Shahriyar is known as a Kurdish Kamanche player and composer was born in Kermanshah, Iran and was raised up in a traditional Kurdish community that the members had a tight connection to the music in their daily life.
He remembers when he was seven, his father took him to the Sufi celebration events annually. In that great mysterious rituals, the audiences who were sitting cross-legged on the floor politely and formal, sung and clapped spiritually. The group of musicians played Tambour entire night. The mythical harmonies gradually gave him the best passion he needed and brought him to the sky. Shahriyar found that the music has power and capability to change his sense more than his family members. Therefore, his routine became to listen to live music in Kurdish radio channels every night. Due political issues and eight years of war in Iran, Shahriyar did not have any opportunity to learn music until age seventeen.
He holds a Bachelor of Music from the Tehran University of Art in 1988. Shahriyar received his Kamanche training with celebrated musicians such as Mahmood Merati, Mojtaba Mirzadeh and Ardeshir Kamkar, focusing on the study of Kurdish music in order to reconstruct the old songs of the Kurds, his people.
In developing countries, the cultural capital, music, in particular, is in danger of extinction. He believes that an effective way to retain the ethnic music is to bring this type of music to daily life. Over 24 years of his career, He has been attempting to recreate the classical Kurdish music in an understandable way for younger generations. Shahriyar considers this effort as a cultural bridge between past and future. In 2003, He founded the Dilan Ensemble (derived from the name of the Kurdish musician Qadir Dilan), which has since performed numerous times in Tehran and other cities of Iran. He has also performed on several well-known Kurdish TV channels including Kurdistan, Newroz, and Kurdsat, 2002-2007.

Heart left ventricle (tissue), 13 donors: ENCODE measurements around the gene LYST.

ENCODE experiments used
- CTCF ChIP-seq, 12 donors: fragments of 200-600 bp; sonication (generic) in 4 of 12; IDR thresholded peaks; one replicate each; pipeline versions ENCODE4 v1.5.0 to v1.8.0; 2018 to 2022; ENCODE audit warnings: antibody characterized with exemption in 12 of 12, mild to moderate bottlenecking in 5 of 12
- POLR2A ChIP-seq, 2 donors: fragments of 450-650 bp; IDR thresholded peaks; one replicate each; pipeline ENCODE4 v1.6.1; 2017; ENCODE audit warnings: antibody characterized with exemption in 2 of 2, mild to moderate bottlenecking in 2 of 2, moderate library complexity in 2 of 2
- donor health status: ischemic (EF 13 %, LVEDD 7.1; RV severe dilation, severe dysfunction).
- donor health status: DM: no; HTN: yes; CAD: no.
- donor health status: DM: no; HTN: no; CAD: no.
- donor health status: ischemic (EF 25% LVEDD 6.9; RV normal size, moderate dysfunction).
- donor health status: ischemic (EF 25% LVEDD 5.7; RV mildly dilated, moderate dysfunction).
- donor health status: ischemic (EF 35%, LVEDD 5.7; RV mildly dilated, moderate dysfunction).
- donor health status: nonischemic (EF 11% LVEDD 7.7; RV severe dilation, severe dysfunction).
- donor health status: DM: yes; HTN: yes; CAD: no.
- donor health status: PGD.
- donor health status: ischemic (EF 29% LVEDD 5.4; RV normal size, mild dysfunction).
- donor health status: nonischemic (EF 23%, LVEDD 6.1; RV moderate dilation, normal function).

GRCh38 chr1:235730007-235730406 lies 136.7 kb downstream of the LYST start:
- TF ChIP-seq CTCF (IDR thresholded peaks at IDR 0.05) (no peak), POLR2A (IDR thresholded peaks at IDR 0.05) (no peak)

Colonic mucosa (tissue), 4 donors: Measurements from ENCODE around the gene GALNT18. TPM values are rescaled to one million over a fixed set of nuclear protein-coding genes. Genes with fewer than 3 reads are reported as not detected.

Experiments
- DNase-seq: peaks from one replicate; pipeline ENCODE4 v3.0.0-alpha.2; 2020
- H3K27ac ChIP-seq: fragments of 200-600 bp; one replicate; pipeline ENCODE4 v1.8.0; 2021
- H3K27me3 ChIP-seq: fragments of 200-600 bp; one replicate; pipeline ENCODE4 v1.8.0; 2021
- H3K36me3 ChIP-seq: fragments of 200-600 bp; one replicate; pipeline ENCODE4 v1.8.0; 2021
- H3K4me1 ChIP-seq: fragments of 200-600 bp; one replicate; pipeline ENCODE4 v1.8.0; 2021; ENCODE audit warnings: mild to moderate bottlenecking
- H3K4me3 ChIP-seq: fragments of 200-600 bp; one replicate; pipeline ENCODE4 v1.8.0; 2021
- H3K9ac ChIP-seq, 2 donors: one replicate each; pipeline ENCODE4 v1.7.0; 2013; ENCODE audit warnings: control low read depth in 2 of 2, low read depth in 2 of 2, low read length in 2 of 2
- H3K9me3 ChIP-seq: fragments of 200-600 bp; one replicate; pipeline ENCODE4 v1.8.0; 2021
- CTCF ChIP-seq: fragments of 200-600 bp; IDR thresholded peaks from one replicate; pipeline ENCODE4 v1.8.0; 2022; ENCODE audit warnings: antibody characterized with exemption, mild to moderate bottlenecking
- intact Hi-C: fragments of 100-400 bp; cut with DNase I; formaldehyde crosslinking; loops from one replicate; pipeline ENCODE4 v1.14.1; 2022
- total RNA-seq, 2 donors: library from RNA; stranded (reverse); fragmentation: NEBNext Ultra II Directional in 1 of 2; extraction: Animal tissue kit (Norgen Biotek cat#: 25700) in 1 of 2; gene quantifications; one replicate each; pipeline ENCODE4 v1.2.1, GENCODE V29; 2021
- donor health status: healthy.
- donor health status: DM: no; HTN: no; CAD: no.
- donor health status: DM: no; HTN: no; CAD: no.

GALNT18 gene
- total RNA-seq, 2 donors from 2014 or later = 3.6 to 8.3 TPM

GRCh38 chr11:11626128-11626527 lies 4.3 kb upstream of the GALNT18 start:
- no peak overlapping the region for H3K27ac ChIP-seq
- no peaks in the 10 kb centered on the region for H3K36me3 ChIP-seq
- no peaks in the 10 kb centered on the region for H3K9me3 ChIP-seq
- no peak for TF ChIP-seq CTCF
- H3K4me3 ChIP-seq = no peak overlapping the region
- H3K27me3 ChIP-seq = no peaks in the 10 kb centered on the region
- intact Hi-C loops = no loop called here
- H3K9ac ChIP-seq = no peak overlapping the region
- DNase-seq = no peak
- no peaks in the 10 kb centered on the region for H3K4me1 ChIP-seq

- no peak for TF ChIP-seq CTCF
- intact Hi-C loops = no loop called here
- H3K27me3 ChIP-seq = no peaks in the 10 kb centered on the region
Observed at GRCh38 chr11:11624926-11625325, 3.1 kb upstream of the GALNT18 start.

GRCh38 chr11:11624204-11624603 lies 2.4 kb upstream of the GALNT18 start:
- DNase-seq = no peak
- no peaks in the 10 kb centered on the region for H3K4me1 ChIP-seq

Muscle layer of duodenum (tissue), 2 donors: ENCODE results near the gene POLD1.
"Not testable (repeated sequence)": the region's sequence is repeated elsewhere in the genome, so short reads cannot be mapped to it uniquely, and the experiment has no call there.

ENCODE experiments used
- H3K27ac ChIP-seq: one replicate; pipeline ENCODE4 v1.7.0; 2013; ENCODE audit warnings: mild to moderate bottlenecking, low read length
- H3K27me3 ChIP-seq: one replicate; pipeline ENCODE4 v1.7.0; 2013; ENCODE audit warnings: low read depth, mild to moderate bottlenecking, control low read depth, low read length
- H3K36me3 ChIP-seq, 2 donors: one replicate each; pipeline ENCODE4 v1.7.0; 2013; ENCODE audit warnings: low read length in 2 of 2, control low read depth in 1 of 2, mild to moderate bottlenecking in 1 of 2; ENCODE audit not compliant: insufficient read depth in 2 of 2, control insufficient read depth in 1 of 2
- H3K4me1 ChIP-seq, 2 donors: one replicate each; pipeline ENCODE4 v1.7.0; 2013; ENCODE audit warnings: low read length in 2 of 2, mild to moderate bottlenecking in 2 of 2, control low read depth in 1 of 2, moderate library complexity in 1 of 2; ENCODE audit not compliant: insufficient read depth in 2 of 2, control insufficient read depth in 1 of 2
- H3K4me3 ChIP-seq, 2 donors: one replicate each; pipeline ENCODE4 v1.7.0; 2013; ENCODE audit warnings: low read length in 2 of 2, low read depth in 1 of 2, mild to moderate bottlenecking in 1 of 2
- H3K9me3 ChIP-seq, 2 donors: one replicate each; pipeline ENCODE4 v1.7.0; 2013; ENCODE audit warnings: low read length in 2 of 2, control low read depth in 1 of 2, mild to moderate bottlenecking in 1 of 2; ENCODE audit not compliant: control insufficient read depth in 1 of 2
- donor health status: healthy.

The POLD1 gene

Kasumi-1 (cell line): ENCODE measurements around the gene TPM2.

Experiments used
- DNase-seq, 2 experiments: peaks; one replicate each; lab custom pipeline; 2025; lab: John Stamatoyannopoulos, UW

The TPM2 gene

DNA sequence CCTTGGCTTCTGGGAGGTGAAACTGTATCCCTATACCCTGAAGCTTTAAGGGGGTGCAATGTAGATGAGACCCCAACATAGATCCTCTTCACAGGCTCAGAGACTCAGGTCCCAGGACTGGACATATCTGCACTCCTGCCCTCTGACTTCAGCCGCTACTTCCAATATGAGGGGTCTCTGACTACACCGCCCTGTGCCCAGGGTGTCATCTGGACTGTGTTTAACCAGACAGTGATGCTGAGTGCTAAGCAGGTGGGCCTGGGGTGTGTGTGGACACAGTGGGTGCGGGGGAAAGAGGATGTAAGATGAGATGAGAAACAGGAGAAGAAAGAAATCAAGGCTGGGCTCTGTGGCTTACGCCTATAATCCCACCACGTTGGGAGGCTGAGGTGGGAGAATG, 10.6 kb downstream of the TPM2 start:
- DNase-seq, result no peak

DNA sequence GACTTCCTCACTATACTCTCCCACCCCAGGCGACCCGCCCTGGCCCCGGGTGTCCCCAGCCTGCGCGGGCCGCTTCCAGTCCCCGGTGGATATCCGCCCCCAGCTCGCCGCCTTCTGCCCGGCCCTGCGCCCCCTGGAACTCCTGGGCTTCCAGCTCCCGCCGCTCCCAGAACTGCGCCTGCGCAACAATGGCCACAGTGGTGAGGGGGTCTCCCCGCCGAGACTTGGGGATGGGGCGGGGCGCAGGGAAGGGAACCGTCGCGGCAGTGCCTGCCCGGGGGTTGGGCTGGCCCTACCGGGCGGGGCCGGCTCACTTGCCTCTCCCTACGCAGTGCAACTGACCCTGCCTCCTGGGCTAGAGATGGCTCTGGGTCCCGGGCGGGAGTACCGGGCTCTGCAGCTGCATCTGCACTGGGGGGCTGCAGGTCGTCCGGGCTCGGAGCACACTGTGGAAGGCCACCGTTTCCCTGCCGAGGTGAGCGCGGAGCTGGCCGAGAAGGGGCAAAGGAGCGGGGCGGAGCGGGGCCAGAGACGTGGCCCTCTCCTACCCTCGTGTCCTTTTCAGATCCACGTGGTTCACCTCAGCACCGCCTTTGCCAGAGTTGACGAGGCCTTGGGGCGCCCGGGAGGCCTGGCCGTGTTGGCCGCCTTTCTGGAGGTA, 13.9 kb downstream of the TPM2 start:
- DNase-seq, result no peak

Since settling in Canada in 2012, Shahriyar has consistently sought new musical languages, thereby crossing cultures with his Kamanche Solo music. He has already performed at Toronto’s Tirgan Festival twice, International Society for Improvised Music (ISIM) in Switzerland and Canada, High-Fest in Armenia, Festival du Monde Arabe, introduced to Ontario Contact by the International Resource Centre for Performing Arts (IRCPA), frequently appearing at the Aga Khan Museum and the Small World Music series in Toronto.
As a composer, Shahriyar has devoted his career to preserving the ancient music history of Kurdistan by composing and arrangement pieces for Kamanche, Vocals and Orchestra. He has released three albums including Alvanati (2004), call of the Mountains (2008) and A Yellow Flower (2014).